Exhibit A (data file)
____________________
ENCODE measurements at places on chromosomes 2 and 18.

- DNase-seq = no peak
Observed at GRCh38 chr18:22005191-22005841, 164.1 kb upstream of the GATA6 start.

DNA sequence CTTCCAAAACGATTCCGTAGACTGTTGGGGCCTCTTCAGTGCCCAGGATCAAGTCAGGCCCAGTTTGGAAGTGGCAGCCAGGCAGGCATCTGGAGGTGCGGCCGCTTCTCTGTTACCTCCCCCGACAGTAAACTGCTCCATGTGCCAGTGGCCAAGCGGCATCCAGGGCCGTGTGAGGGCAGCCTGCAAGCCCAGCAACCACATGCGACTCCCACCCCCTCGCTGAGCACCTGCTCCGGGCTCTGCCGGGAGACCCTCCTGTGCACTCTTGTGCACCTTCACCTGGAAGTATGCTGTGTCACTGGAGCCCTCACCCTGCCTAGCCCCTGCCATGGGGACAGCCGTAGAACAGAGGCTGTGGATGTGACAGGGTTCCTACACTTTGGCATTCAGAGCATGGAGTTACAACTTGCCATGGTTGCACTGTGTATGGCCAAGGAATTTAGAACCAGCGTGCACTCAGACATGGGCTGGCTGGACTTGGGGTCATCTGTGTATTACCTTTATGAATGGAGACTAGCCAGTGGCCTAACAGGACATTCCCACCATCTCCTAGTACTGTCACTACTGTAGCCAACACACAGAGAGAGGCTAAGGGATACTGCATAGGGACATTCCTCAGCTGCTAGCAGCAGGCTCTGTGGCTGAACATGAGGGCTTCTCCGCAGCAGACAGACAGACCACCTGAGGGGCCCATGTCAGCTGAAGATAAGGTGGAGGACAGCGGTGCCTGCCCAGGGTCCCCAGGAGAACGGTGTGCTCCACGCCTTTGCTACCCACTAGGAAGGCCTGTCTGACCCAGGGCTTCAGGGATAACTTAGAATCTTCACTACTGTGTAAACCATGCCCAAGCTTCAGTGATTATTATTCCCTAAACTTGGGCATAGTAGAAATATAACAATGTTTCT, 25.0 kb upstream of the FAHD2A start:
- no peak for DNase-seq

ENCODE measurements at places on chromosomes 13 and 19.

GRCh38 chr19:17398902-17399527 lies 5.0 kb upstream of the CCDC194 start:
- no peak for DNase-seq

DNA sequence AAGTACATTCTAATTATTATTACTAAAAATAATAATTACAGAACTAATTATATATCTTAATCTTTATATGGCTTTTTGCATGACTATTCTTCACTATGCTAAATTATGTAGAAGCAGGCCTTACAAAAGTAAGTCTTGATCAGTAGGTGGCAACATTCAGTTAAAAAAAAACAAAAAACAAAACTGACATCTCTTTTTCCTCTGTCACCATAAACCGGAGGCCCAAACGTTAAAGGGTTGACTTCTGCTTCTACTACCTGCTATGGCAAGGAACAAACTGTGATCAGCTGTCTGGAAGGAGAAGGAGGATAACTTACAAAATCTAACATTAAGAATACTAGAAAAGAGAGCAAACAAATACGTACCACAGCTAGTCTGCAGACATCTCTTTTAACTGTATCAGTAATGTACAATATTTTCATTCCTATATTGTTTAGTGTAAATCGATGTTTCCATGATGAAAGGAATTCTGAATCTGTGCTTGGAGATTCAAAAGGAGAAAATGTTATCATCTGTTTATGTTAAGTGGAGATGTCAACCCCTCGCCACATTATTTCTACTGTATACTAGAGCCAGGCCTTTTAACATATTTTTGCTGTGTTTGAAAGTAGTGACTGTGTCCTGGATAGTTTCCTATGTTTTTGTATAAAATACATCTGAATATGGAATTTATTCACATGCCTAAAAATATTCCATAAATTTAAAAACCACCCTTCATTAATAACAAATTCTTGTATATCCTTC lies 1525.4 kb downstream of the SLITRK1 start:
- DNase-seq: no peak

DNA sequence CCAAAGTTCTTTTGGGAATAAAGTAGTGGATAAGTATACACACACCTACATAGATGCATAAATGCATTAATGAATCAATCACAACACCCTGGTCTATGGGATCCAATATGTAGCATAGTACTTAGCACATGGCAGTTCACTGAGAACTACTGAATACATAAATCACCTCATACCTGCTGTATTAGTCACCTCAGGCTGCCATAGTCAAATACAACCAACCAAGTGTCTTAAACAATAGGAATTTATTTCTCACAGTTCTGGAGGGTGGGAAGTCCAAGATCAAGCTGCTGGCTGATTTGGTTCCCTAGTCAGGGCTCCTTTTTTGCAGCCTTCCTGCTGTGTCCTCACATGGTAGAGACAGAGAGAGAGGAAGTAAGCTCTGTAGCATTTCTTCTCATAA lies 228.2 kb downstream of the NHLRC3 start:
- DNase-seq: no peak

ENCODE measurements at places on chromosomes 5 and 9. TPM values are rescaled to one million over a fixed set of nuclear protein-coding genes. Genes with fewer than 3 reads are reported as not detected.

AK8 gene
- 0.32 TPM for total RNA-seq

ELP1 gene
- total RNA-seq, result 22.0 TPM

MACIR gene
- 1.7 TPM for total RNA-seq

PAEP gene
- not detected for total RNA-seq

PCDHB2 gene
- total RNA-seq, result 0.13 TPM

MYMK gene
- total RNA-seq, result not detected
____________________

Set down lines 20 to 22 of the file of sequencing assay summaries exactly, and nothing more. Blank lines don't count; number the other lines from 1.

PAEP gene
- not detected for total RNA-seq

PCDHB2 gene